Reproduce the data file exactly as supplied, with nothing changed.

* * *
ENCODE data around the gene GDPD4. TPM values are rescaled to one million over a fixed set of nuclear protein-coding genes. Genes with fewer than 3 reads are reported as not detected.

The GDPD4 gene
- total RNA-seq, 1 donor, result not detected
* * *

ENCODE data around the gene GDPD4. TPM values are rescaled to one million over a fixed set of nuclear protein-coding genes. Genes with fewer than 3 reads are reported as not detected.

The GDPD4 gene
- total RNA-seq, 1 donor, result not detected